New narratives on health, care and citizenship in the nineteenth and twentieth centuries

This edited volume offers the first comprehensive historical overview of the Belgian medical field in the nineteenth and twentieth centuries. Its chapters develop narratives that go beyond traditional representations of medicine in national overviews, which have focused mostly on state–profession interactions. Instead, the chapters bring more complex histories of health, care and citizenship. These new histories explore the relation between medicine and a variety of sociopolitical and cultural views and realities, treating themes such as gender, religion, disability, media, colonialism, education and social activism. The novelty of the book lies in its thorough attention to the (too often little studied) second half of the twentieth century and to the multiplicity of actors, places and media involved in the medical field. In assembling a variety of new scholarship, the book also makes a contribution to ‘decentring’ the European historiography of medicine by adding the perspective of a particular country – Belgium – to the literature.

Open Access (free)
A former founding father in search of control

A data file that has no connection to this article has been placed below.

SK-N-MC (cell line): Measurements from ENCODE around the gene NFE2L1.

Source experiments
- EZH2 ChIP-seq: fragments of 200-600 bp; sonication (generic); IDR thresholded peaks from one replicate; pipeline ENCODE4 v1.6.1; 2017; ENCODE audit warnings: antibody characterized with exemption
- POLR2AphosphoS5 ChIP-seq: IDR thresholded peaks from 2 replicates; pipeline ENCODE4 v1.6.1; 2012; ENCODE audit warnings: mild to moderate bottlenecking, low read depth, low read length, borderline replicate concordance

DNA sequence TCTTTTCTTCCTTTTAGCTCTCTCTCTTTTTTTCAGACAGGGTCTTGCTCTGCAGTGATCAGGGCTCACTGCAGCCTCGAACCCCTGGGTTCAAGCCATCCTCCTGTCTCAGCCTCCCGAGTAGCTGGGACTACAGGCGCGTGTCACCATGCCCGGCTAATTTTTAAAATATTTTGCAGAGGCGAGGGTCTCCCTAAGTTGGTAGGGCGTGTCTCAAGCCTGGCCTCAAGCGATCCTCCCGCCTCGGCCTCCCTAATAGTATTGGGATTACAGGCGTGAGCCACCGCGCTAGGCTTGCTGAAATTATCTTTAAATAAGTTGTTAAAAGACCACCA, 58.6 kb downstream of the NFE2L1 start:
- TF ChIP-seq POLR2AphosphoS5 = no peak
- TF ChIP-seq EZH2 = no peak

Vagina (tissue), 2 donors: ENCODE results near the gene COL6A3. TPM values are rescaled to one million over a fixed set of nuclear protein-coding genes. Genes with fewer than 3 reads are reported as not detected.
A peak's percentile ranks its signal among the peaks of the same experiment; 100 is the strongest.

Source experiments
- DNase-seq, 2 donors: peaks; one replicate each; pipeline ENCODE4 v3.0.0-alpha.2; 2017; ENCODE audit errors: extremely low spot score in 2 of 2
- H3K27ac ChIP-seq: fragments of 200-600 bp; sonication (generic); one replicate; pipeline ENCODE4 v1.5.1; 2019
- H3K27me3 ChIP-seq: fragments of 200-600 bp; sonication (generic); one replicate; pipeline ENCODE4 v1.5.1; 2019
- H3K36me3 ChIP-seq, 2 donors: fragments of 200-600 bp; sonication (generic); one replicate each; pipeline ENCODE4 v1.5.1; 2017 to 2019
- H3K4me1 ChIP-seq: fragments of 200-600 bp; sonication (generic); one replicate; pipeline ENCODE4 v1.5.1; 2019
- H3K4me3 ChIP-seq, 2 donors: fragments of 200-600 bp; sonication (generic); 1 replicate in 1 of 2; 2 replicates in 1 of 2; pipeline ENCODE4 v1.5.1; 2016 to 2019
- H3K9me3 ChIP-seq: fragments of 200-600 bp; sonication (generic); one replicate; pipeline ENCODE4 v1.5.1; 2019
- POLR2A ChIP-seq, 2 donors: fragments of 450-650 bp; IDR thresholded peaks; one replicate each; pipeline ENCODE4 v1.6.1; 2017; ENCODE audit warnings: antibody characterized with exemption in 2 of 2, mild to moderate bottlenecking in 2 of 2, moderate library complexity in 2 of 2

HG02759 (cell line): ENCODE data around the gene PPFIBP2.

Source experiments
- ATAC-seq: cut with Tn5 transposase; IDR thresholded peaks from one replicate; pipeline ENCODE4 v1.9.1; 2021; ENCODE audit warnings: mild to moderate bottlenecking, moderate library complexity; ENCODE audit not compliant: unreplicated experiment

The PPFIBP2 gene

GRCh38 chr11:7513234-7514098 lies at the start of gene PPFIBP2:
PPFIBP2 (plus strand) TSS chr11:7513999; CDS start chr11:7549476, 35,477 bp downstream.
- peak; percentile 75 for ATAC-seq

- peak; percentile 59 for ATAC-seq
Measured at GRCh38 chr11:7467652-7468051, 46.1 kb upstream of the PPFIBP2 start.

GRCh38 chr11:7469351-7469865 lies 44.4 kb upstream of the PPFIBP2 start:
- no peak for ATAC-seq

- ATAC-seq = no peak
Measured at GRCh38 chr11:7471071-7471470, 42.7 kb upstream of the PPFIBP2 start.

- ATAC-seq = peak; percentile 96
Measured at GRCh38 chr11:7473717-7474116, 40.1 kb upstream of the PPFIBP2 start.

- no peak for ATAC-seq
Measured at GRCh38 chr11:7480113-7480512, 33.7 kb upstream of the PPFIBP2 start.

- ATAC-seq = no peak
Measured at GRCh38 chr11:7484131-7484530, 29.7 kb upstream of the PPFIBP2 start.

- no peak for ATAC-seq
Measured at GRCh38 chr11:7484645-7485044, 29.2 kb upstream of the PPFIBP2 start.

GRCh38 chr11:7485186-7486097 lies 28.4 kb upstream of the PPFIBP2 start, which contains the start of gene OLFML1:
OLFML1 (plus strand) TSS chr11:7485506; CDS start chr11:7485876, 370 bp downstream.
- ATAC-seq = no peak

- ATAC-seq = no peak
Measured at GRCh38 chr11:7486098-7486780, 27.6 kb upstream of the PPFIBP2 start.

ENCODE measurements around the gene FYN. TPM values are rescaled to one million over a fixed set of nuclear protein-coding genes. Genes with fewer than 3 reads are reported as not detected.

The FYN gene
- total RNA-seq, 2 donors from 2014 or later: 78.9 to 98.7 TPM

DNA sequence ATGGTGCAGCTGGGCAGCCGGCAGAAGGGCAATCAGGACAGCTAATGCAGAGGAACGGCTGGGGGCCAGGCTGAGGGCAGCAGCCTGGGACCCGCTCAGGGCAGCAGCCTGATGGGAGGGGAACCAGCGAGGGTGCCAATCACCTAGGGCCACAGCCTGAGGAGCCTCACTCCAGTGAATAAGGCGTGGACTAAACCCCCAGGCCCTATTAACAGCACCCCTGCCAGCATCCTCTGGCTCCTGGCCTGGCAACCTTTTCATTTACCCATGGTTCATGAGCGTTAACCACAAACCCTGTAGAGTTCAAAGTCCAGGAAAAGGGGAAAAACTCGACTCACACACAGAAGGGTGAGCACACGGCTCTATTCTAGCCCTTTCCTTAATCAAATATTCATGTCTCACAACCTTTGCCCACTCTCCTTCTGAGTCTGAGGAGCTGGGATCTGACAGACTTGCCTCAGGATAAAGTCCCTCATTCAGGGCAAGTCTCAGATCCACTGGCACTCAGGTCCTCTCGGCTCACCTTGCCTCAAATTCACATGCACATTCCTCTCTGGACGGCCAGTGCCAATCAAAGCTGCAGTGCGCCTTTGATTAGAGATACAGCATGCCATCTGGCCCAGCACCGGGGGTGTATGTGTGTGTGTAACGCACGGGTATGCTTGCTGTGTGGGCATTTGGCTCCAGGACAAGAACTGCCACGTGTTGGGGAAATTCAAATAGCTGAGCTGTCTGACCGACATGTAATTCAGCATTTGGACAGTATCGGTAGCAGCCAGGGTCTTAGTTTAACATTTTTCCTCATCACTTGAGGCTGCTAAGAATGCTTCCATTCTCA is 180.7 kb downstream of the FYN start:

Ben J.S. Hoetjes

good cause, to be left to the experts and to the elite. Until the mid-1960s, when the system of pillarisation1 was still in force, the general public was quite willing to leave politics to its pillarised elites (Catholic, Protestant, Socialist or Liberal-Conservative). Within the political elite, there was hardly any disagreement about European integration, and the general public played its role as a ‘captive audience’. In the mid-1960s, relations between the voters and the elite, and within the elite, became less predictable. New parties emerged, and ‘floating

in Fifteen into one?
Dirk Luyten
and
David Guilardian

studied in the political context of what is termed today the ‘pillarisation’ of Belgian society; a process of fragmentation and reorganisation of the country’s social life around the three main dominant political families competing for national dominance. Most organisations and institutions belonged to one of the three political ‘pillars’ – whether

in Medical histories of Belgium
Benoît Majerus
and
Pieter Verstraete

educated. 27 In reality, however, children with severe mental disabilities could still frequently be encountered within the confines of a psychiatric institution until well into the twentieth century. ‘Pillarisation’ and the advent of compulsory education While the aforementioned religious, economic and political factors clearly played a role in the

in Medical histories of Belgium
Geoffrey K. Roberts
and
Patricia Hogwood

paedophile scandal (Belgium) pantouflage peaceful revolution (East Germany) perestroika Petersberg Agreements (Germany) pillarisation political asylum [See: asylum] Politikverdrossenheit poll tax popular front populism postmaterialism Potsdam conference Poujadism privatisation Profumo Affair proportional representation

in The politics today companion to West European Politics